The program emphasizes the need for understanding the health care system, using evidence to advocate for change and adopting scientific methods to serve the interests of patients.The program develops skills for the design, conduct, evaluation, and presentation of peer reviewed clinical and health services research and informes change in the U.S. health care system by conducting research in health and health care to create new knowledge, pushing science forward.
Shared required courses
Critical Issues in Health & Health Care
Continual Improvement of Healthcare
Inferential Methods & Systematic Review
Epidemiology & Biostatistics I
Current Status of Practice Variation Research
Distinctive required courses
Epidemiology & Biostatistics II
Survey Research Methods & Principles
Take at least one of the following practicum project courses:
Each student completes an individual:
Statistical Measurement & Analysis for Quality Improvement
Design & Improvement of Clinical Microsystems
Geographies of Health & Disease
Pharmaceuticals, Health, and Health Policy
Medical Care and the Corporation
Qualitative Methods Toolbox
Patient Safety: Reducing Medical Errors
Practical Approaches for Today’s Health Care Ethics Challenges
Current Issues in Health Policy: Understanding Health Reform
Patient-centered Health Communications
International Perspectives on Health Care Systems
Dartmouth electives (at Tuck, Thayer, or Geisel)
Each university in the Unites States of America sets its own admission standards so there isn't the same criteria for all the students and the university can decide which applicants meet those standards. The fee for each application is between $35 to $100.
After the selections of the universities you want to attend, the best of all would be to contact each university for an application form and more admission information for the international students. Moreover, for a graduate or postgraduate program it's necessary to verify the admission requirements. Some programs require that you send your application directly to their department.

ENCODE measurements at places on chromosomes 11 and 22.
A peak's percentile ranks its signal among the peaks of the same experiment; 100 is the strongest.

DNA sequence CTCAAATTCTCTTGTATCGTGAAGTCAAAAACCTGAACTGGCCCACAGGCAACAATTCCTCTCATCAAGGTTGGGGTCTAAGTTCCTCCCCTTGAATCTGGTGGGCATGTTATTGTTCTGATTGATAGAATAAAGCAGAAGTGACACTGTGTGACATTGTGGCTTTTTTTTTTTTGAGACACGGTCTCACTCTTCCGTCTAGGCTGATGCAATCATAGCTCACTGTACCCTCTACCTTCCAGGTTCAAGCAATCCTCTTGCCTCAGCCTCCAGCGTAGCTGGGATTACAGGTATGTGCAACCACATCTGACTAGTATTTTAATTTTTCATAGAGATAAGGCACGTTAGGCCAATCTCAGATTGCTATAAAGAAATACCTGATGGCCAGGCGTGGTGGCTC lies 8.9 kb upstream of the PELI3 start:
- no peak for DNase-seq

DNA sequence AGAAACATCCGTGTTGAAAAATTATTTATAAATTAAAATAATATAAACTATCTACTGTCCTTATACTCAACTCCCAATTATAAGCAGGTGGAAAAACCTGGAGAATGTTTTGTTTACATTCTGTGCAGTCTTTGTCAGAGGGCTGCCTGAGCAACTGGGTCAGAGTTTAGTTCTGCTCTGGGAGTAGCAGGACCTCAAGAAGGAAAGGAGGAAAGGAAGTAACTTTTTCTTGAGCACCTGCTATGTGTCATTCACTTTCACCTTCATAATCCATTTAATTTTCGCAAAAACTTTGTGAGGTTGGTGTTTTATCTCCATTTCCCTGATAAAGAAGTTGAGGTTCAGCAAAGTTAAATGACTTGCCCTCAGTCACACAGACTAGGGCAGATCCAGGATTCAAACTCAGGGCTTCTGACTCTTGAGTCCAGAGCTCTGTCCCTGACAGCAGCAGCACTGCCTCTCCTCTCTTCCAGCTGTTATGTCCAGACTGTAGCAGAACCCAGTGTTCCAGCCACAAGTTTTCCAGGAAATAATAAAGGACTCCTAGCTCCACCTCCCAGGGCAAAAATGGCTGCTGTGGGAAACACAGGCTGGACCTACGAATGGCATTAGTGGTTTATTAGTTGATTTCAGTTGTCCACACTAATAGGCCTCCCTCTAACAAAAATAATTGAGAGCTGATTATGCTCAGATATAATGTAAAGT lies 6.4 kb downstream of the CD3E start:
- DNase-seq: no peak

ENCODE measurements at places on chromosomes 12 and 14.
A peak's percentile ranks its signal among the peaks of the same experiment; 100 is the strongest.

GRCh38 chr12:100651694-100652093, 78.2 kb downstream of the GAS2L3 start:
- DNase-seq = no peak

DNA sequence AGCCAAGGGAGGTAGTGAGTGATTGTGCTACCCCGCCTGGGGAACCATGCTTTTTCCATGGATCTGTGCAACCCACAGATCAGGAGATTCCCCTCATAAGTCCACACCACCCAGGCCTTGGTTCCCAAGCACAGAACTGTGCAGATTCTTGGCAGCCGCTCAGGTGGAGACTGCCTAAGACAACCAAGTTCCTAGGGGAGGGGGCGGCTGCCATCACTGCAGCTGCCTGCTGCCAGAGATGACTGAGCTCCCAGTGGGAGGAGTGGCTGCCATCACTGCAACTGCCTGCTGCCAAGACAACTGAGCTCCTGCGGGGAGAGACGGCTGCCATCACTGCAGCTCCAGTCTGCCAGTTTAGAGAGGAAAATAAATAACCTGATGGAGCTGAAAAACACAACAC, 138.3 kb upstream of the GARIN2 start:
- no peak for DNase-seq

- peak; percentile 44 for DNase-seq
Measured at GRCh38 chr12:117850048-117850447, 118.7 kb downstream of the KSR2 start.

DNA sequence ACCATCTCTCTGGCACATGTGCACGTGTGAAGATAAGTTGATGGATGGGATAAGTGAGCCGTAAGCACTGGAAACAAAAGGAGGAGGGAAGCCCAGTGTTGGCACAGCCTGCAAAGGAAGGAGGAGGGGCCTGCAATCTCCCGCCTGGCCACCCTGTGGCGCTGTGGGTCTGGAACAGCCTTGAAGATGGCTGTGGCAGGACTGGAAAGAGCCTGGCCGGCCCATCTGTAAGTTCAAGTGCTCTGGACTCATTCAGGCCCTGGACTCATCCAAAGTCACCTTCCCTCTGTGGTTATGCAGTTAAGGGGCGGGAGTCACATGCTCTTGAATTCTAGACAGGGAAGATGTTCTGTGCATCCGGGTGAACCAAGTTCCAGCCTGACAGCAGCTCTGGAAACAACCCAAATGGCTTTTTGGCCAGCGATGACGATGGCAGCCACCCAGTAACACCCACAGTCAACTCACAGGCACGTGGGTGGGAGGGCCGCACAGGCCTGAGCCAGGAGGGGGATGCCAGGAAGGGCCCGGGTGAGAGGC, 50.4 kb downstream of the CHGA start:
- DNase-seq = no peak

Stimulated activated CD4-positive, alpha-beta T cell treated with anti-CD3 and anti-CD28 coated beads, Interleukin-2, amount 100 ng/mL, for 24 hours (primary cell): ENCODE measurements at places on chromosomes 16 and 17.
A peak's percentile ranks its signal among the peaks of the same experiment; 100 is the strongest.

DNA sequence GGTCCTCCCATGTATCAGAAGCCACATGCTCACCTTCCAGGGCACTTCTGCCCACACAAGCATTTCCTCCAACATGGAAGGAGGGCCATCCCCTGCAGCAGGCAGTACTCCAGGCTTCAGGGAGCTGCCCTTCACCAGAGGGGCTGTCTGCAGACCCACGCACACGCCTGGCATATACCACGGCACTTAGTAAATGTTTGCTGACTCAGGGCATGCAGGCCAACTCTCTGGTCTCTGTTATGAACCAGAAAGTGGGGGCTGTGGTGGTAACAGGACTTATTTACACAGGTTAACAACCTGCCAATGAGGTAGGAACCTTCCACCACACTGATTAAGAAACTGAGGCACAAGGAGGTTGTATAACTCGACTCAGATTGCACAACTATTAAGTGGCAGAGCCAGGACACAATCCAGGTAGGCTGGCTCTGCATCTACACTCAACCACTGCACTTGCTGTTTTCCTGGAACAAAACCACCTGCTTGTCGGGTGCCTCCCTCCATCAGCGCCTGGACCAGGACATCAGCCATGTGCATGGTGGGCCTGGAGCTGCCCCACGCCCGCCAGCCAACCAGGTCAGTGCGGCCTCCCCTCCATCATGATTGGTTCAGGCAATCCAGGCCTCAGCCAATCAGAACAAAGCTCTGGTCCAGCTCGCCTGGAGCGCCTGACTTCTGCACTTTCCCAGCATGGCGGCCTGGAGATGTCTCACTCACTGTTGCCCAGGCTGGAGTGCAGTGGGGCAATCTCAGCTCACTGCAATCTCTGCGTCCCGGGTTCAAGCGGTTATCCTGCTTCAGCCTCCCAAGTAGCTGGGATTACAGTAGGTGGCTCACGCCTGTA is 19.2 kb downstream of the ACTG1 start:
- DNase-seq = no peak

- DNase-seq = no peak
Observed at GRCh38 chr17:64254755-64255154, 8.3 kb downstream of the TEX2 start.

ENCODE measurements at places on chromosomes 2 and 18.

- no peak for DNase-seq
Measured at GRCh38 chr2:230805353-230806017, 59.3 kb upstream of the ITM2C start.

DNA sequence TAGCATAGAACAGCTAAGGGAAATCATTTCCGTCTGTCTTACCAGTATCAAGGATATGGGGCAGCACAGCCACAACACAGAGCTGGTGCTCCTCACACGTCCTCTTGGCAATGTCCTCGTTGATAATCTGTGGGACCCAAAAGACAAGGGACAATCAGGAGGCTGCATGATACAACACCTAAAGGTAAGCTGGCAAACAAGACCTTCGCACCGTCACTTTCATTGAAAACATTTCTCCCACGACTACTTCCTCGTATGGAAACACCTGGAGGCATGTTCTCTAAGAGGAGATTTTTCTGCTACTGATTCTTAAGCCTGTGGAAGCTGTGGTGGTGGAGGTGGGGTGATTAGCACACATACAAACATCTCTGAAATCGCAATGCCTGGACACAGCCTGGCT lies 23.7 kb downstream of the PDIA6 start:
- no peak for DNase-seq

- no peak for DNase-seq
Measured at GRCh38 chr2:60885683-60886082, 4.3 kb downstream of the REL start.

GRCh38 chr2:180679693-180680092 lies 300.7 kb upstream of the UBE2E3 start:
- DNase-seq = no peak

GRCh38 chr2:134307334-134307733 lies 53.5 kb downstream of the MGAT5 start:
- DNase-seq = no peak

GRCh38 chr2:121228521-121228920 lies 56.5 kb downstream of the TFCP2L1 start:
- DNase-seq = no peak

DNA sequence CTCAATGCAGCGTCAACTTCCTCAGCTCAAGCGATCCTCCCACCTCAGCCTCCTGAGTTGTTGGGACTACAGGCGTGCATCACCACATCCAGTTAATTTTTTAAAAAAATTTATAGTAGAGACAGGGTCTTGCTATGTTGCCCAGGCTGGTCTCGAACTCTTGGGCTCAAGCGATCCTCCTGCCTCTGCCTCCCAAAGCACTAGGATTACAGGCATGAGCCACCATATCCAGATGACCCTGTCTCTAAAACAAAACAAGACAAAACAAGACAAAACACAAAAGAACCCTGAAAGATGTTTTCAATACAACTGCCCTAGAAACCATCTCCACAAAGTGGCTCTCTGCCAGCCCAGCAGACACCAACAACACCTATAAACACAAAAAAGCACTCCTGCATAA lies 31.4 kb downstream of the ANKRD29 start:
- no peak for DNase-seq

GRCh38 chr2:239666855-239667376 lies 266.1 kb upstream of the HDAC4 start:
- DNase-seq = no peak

Admissions decisions are based on students's academic record and different test scores, such as TOEFL, the SAT or ACT (for undergraduate programs) and GRE or GMAT (for graduate programs). Admission decision is based on your academic results and motivation.
A bachelor's degree must be conferred before attending Dartmouth. There are no specific course requirements to be completed at the undergraduate level.
None required but work experience, community service experience, and/or volunteer experience are encouraged.
A complete application file consists of
• personal statement (the heart of the application)
• application form
• two letters of recommendation (College seniors & recent college graduates: Two letters of recommendation must come from your professors who can assess your academic abilities. Applicants who have been out of college at least 3 years: Your letters of recommendation should come from employment supervisors and/or professors who can assess your academic abilities)
• official transcripts (All applicants must submit official transcripts for all academic work towards any degree earned, including all undergraduate and graduate degrees. If you are currently enrolled in a degree program, you are required to submit a current official transcript of courses completed and work in progress)